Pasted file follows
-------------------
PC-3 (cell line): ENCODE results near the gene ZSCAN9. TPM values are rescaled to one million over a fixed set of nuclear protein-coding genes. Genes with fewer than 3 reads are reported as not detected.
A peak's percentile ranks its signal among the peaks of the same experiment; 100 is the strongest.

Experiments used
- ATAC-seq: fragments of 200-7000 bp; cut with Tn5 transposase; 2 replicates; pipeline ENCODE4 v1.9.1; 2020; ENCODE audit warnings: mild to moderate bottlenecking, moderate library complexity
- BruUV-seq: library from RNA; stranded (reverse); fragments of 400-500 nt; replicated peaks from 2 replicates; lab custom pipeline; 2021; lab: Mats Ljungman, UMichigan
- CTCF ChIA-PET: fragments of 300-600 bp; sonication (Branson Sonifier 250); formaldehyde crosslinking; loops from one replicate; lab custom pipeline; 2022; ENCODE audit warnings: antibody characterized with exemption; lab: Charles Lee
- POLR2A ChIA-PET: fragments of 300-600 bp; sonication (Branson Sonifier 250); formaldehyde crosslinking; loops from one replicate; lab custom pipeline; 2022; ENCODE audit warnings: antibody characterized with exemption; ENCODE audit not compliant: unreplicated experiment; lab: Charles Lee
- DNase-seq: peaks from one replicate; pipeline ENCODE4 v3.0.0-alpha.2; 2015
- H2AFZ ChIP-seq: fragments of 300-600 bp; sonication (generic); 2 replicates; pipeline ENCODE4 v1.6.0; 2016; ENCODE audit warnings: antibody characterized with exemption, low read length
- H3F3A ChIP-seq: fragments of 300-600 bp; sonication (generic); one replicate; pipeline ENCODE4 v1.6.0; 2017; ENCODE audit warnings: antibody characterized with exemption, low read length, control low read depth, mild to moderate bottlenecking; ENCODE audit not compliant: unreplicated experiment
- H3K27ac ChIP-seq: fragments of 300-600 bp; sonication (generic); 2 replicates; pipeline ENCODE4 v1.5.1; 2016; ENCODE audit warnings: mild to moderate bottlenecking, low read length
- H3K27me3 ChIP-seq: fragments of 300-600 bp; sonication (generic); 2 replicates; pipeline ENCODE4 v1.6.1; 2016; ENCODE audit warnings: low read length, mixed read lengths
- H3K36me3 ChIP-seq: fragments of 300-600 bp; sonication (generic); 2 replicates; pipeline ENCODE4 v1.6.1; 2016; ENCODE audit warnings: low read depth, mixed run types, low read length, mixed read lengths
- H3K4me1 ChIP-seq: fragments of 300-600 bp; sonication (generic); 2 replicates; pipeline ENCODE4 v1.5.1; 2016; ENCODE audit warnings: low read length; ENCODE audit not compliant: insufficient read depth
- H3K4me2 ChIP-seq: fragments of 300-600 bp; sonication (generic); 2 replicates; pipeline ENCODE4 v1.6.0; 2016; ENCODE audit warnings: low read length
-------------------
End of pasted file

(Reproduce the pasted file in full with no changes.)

PC-3 (cell line): ENCODE results near the gene ZSCAN9. TPM values are rescaled to one million over a fixed set of nuclear protein-coding genes. Genes with fewer than 3 reads are reported as not detected.
A peak's percentile ranks its signal among the peaks of the same experiment; 100 is the strongest.

Experiments used
- ATAC-seq: fragments of 200-7000 bp; cut with Tn5 transposase; 2 replicates; pipeline ENCODE4 v1.9.1; 2020; ENCODE audit warnings: mild to moderate bottlenecking, moderate library complexity
- BruUV-seq: library from RNA; stranded (reverse); fragments of 400-500 nt; replicated peaks from 2 replicates; lab custom pipeline; 2021; lab: Mats Ljungman, UMichigan
- CTCF ChIA-PET: fragments of 300-600 bp; sonication (Branson Sonifier 250); formaldehyde crosslinking; loops from one replicate; lab custom pipeline; 2022; ENCODE audit warnings: antibody characterized with exemption; lab: Charles Lee
- POLR2A ChIA-PET: fragments of 300-600 bp; sonication (Branson Sonifier 250); formaldehyde crosslinking; loops from one replicate; lab custom pipeline; 2022; ENCODE audit warnings: antibody characterized with exemption; ENCODE audit not compliant: unreplicated experiment; lab: Charles Lee
- DNase-seq: peaks from one replicate; pipeline ENCODE4 v3.0.0-alpha.2; 2015
- H2AFZ ChIP-seq: fragments of 300-600 bp; sonication (generic); 2 replicates; pipeline ENCODE4 v1.6.0; 2016; ENCODE audit warnings: antibody characterized with exemption, low read length
- H3F3A ChIP-seq: fragments of 300-600 bp; sonication (generic); one replicate; pipeline ENCODE4 v1.6.0; 2017; ENCODE audit warnings: antibody characterized with exemption, low read length, control low read depth, mild to moderate bottlenecking; ENCODE audit not compliant: unreplicated experiment
- H3K27ac ChIP-seq: fragments of 300-600 bp; sonication (generic); 2 replicates; pipeline ENCODE4 v1.5.1; 2016; ENCODE audit warnings: mild to moderate bottlenecking, low read length
- H3K27me3 ChIP-seq: fragments of 300-600 bp; sonication (generic); 2 replicates; pipeline ENCODE4 v1.6.1; 2016; ENCODE audit warnings: low read length, mixed read lengths
- H3K36me3 ChIP-seq: fragments of 300-600 bp; sonication (generic); 2 replicates; pipeline ENCODE4 v1.6.1; 2016; ENCODE audit warnings: low read depth, mixed run types, low read length, mixed read lengths
- H3K4me1 ChIP-seq: fragments of 300-600 bp; sonication (generic); 2 replicates; pipeline ENCODE4 v1.5.1; 2016; ENCODE audit warnings: low read length; ENCODE audit not compliant: insufficient read depth
- H3K4me2 ChIP-seq: fragments of 300-600 bp; sonication (generic); 2 replicates; pipeline ENCODE4 v1.6.0; 2016; ENCODE audit warnings: low read length